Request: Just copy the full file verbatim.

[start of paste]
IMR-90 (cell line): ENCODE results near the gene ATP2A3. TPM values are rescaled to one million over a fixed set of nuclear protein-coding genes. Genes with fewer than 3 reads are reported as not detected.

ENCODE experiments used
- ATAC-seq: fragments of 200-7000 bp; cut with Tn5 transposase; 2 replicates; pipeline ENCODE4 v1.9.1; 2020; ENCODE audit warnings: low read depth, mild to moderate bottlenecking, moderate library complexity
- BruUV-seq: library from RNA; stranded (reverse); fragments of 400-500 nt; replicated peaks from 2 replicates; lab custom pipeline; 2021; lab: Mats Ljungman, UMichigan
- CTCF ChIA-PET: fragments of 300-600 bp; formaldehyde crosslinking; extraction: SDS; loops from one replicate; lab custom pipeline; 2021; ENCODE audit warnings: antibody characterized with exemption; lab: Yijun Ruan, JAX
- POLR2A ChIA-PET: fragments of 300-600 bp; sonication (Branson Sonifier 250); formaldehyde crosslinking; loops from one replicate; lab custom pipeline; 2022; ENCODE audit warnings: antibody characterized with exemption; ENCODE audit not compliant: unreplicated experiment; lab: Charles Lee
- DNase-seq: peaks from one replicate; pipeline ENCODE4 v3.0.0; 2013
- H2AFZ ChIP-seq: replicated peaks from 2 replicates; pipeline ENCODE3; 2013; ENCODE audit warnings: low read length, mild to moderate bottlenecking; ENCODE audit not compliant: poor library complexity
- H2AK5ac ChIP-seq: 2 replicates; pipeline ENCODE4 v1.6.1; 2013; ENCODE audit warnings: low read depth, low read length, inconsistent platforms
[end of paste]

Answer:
IMR-90 (cell line): ENCODE results near the gene ATP2A3. TPM values are rescaled to one million over a fixed set of nuclear protein-coding genes. Genes with fewer than 3 reads are reported as not detected.

ENCODE experiments used
- ATAC-seq: fragments of 200-7000 bp; cut with Tn5 transposase; 2 replicates; pipeline ENCODE4 v1.9.1; 2020; ENCODE audit warnings: low read depth, mild to moderate bottlenecking, moderate library complexity
- BruUV-seq: library from RNA; stranded (reverse); fragments of 400-500 nt; replicated peaks from 2 replicates; lab custom pipeline; 2021; lab: Mats Ljungman, UMichigan
- CTCF ChIA-PET: fragments of 300-600 bp; formaldehyde crosslinking; extraction: SDS; loops from one replicate; lab custom pipeline; 2021; ENCODE audit warnings: antibody characterized with exemption; lab: Yijun Ruan, JAX
- POLR2A ChIA-PET: fragments of 300-600 bp; sonication (Branson Sonifier 250); formaldehyde crosslinking; loops from one replicate; lab custom pipeline; 2022; ENCODE audit warnings: antibody characterized with exemption; ENCODE audit not compliant: unreplicated experiment; lab: Charles Lee
- DNase-seq: peaks from one replicate; pipeline ENCODE4 v3.0.0; 2013
- H2AFZ ChIP-seq: replicated peaks from 2 replicates; pipeline ENCODE3; 2013; ENCODE audit warnings: low read length, mild to moderate bottlenecking; ENCODE audit not compliant: poor library complexity
- H2AK5ac ChIP-seq: 2 replicates; pipeline ENCODE4 v1.6.1; 2013; ENCODE audit warnings: low read depth, low read length, inconsistent platforms